Wednesday, August 27, 2008

Another anniversary: lessons learned from a 1991 mainframe elevation on this date


I do like my own personal anniversaries, don’t I. Today is August 27. On this day in 1991, although it was a Tuesday, I made an elevation at work that would live, not in infamy, but would at least set the tone for work life for some time to come. There’s a moral tone, and a lesson for a new generation of IT people, perhaps.

We had a salary deduction billing system written in COBOL and IDMS (with VSAM transparency), that printed out separate bills to mail to employer-clients. The project was to stack the bills and make them easier to mail, eliminating the need for one or two clerical positions in the user era. (Yes, even before the days of kiddie entrepreneurs in dorm rooms, IT professionals were in the business of eliminating jobs, while creating new ones). We actually ran only three more bills that day after the elevation (we called them “moves”) but the next day, it took ten hours to get through about 100 bills. (We called them “The Bills” which became more controversial than the much more complicated but corresponding collections system.) With technology available then, the contention with multiple jobs going against the VSAM file (despite SHARE options and configuration) was crippling. Once in a while one would crash because of the contention. The transparency did not work perfectly.

In time it got better, and two years later no one thought anything about it. The processor improved (we had IBM MVS emulated on a Hitachi machine), operating system changes improved VSAM and even disk access. By the end of the 1990s, and after a move to Minneapolis, the same mix of jobs could start around 5 in the morning and finish easily in less than an hour. No one gave it a thought. The system faded into corporate obscurity.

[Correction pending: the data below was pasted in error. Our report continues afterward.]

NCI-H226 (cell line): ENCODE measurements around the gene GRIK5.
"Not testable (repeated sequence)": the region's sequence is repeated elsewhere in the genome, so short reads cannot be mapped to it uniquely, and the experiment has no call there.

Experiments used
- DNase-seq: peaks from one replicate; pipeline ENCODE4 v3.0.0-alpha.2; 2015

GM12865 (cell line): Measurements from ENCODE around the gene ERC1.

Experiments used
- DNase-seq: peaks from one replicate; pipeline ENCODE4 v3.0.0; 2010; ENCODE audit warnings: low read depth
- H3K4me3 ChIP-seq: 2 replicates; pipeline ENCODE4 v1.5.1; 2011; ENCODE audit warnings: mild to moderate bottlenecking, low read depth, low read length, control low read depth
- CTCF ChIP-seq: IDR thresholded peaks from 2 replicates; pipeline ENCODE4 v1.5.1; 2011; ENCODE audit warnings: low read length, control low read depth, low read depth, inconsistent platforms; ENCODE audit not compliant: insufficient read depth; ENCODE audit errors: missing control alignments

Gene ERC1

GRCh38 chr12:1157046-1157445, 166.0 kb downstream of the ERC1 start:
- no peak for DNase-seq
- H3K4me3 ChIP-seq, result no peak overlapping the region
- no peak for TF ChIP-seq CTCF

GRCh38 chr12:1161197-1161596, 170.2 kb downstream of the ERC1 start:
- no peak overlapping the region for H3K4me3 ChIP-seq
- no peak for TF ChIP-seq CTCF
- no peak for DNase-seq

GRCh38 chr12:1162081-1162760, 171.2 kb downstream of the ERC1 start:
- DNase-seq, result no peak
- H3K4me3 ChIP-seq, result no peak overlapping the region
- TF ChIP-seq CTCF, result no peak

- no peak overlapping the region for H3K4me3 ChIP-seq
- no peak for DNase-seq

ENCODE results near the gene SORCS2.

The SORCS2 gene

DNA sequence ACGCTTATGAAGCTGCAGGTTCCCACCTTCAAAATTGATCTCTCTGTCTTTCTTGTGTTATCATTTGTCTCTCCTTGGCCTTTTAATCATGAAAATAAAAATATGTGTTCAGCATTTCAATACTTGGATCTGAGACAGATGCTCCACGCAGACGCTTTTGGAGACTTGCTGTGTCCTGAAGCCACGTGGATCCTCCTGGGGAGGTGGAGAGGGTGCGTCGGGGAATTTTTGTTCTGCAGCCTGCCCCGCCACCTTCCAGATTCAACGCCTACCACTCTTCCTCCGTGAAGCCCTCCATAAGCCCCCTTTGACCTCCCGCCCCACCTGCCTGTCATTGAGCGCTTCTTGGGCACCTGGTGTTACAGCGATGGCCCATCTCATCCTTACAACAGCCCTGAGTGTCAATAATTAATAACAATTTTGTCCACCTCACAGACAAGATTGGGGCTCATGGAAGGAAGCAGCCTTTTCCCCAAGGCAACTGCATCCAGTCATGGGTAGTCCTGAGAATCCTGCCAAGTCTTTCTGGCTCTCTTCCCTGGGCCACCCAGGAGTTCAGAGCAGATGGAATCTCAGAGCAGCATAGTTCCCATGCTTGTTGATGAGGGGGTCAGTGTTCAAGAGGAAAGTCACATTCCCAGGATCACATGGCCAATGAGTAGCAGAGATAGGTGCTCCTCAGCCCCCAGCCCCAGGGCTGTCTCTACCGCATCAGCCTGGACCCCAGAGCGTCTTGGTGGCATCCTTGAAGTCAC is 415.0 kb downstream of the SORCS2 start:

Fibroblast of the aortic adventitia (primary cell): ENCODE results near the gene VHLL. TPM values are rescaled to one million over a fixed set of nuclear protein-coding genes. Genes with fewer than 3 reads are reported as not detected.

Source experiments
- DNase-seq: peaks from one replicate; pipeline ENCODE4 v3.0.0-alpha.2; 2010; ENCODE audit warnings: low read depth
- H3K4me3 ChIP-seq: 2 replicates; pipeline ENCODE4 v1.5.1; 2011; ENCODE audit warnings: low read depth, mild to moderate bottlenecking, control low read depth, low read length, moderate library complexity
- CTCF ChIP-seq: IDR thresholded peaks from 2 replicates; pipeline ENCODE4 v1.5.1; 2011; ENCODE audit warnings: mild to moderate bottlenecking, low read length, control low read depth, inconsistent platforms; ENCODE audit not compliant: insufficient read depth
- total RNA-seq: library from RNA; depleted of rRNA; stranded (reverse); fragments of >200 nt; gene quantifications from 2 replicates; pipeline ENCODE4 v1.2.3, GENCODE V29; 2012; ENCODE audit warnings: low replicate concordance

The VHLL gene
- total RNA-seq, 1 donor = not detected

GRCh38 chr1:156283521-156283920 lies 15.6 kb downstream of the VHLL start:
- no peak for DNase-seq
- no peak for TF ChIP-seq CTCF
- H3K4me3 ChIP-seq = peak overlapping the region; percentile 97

What I understand is that same experience occurred for programmers who learned the Vantage administrative systems for life insurance. In the early 1990s, the cycles took forever to process even 50000 policies. There was a competitor, VLN (with a similar technical approach), from San Antonio, whose software vendor went out of business. Vantage processing greatly improved in the mid 1990s, and Vantage would rule the world. Now it is a sought-after skill in an otherwise sporadic mainframe job market.

There was another part of the story. In the early 1990s, we had gotten CA-Librarian, and were not always careful to enforce a rule that a source element had to be manually locked ("processed") before it was elevated. "Data control" did try. (I remember some screenplay-like dialogue: "Moves!" "Rejects!"). If that rule was not followed, source-load-module integrity could be compromised. Later, automated procedures (was with Harvest, Changeman and Endeavor) would enforce that rule.

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